3 Ideas to Eliminate Ignorance During Black History Month

Happy February! Also, happy Black History Month!

Alert! This post may contain unpopular opinions. However, even though it may have taken me almost 24 years to learn, we all have a right to our opinions, we have a right to have opinions as much as any other human, and the way that I’ve been taught to love proves that you can voice any opinion and still be respectful and kind. Nevertheless, this post isn’t just to talk about my opinions but it’s also to bring up some facts. Hopefully they’ll educate readers and bring improvement and unity to the society we live in. Maybe they won’t. Regardless, in honor of the celebration that is Black History Month, I decided to speak on a few ideas that I’ve always kept quiet about.

More often than not, the media portrays African-Americans poorly
I’m actually going to start off with giving the benefit of the doubt. I do not believe that the majority of racists mean to intentionally discriminate. It’s easier than one would think to treat a certain race as lesser without even realizing. I do believe that this is something that is often subconsciously taught. Some of the only interaction that others have with African Americans is what they’re being shown on TV, in movies, the news, and hearing on the radio. While not realizing that this is happening, people are being conditioned by what they’re seeing electronically to believe that the majority of black people are obnoxious, thieves, arrogant, poor, trashy, drug addicts, and moochers of our tax dollars. If all that people see about black culture are raunchy rap videos, homicide after homicide on the news, and the constant casting of black actors being portrayed as ghetto, do you blame those that don’t know any better or do you blame the ones spewing false information and the idea that black people amount to little else? Reference.com stated that back in 2012, “whites and Hispanics had the highest crime rate at 69.3%…[while] blacks make up only 28.1%. If the news depicted that statistic, people wouldn’t only clutch their wallet or purse a little tighter when passing a minority on the street, they’d probably also do it when passing a white person. It’s a lack of knowledge. If it was well-known that “40.2% of [Supplemental Nutrition Assistance Program] recipients are white [while only] 25.7% are black” according to data that the U.S. Department of Agriculture collected, would people be more compassionate towards those using government assistance to feed their children? Lastly, would you finally admit that police and government reform is necessary if you knew that according to the criminal justice fact sheet gathered by the NAACP, even though “about 14 million whites and 2.6 million African Americans report using an illicit drug”, “African Americans are sent to prison for drug offenses at ten times the rate of whites”? Would you possibly consider that maybe there actually is racial profiling and harassing going on and that it’s not just disrespectful menaces to society getting what they deserve? If you are white and reading this, ask yourself if the assumptions you make about minorities are fair and based on facts. If you’re black and angered by these discrepancies, do not give yourself to hate. Educate your friends of other races. Lead by example. Oh, and also, disregard the small-minded people that think because they live in a place where the nasty stereotypes are often true that they have a strong knowledge about the majority of the world. Someday, this country could be a place where all people are treated equally. Even today, there are still people fighting for this. Many are protesting the wrongs to help this cause. Which brings me to my next point:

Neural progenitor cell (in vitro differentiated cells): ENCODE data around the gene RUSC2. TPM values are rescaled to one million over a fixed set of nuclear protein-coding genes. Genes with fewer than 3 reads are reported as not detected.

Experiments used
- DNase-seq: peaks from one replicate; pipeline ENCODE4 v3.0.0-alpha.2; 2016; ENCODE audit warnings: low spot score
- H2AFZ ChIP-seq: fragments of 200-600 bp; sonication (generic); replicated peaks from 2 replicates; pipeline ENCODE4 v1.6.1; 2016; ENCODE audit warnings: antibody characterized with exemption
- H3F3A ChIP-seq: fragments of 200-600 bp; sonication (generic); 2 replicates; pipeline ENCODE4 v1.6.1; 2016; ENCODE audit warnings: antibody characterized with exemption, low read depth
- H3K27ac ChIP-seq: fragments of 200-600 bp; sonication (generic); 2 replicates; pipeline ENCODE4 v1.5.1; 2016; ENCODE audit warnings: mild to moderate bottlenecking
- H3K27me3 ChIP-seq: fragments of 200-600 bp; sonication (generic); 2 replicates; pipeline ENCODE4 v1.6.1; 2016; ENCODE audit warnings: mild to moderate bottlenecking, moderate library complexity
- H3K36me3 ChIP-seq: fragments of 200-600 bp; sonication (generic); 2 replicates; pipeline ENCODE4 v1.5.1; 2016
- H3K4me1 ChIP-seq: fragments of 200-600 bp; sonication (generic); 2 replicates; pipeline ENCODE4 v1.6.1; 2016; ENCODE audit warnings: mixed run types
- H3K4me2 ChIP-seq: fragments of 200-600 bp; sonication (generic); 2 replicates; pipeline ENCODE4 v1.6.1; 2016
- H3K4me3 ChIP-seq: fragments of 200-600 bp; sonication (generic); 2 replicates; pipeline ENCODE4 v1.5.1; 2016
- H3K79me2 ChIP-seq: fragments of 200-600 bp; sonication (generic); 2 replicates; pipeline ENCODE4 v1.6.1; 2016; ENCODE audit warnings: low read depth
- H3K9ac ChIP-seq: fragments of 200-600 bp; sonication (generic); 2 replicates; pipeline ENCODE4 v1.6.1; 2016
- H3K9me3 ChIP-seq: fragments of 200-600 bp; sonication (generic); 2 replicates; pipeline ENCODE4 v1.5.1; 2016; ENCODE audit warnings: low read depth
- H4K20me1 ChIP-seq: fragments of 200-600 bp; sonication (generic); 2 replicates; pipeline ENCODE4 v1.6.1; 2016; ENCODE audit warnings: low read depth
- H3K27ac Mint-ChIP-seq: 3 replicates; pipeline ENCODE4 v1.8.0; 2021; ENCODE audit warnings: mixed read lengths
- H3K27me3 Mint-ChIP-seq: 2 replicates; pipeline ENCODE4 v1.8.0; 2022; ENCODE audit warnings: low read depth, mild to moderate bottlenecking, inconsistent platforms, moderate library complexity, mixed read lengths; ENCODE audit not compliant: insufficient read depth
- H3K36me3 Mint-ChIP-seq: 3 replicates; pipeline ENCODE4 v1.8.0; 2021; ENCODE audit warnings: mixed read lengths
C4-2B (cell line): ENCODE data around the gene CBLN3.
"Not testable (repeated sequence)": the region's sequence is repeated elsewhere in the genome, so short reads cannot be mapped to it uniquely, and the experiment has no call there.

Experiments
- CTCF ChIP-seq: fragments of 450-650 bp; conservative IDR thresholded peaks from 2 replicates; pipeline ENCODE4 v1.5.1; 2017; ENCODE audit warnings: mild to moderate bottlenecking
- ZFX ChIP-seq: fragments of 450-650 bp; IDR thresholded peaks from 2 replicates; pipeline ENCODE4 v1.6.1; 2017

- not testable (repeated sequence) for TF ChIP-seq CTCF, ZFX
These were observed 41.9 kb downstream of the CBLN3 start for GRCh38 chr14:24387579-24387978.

Protesting: Let people do it in peace

It’s probably safe to say that almost everyone has read about protesting in their school textbooks. Especially the protests during the Civil Rights Movement. The Women’s March that took place last year after Donald Trump’s inauguration also made history. There were several protests that went on for Black Lives Matter. There are protests almost daily outside abortion clinics. There are protests daily for all kinds of things that matter to maybe not you but to other people. Friendly reminder: not everything is about you. People will not go through life quietly internalizing the changes they want to see just because those changes are not important to you. Another friendly reminder: they shouldn’t have to. Let people protest. Quit giving them grief. You do not have to agree with anybody and you also don’t have to join anybody. Keep exercising your free will. However, before you criticize anybody who is exercising their right to protest with confidence and bravery, get reacquainted with history. Do your research before you claim any of the following: 1. Protesting gets no one anywhere.  2. Rioting gets no one anywhere and 3. Protesters try to force their opinions on everybody else. Quick recap: there wouldn’t be the America we have today if the well-respected men in our textbooks hadn’t protested (do your research, they were not peaceful). Secondly even if they were peaceful, Martin Luther King Jr. is a prime example that a lot of times, peace is still met with violence, hate, and cruelty. Hopefully you can now at least kinda see where the rioters are coming from. Maybe destroying property isn’t your style but do you have a plan of action for what you’ll do when you feel your rights are violated? When you feel as though you’re not being treated fairly and equally by the government? What lengths will you go to in order to get the fair treatment that everyone else has? Ask yourself if by telling people to be quiet and be polite you’re actually meaning, “shut up and get over it”. If you’re honest with yourself, you may even admit that in the face of adversity, you might just cower stay quiet. Exercise that right if you wish, but the respect for those trying to make a difference should still be there. Ask yourself if it’s something you would get over if it was happening to you and your loved ones. If you consider yourself a good, caring person, you can’t also believe that just because something does not affect you that it’s not important. It’s called privilege.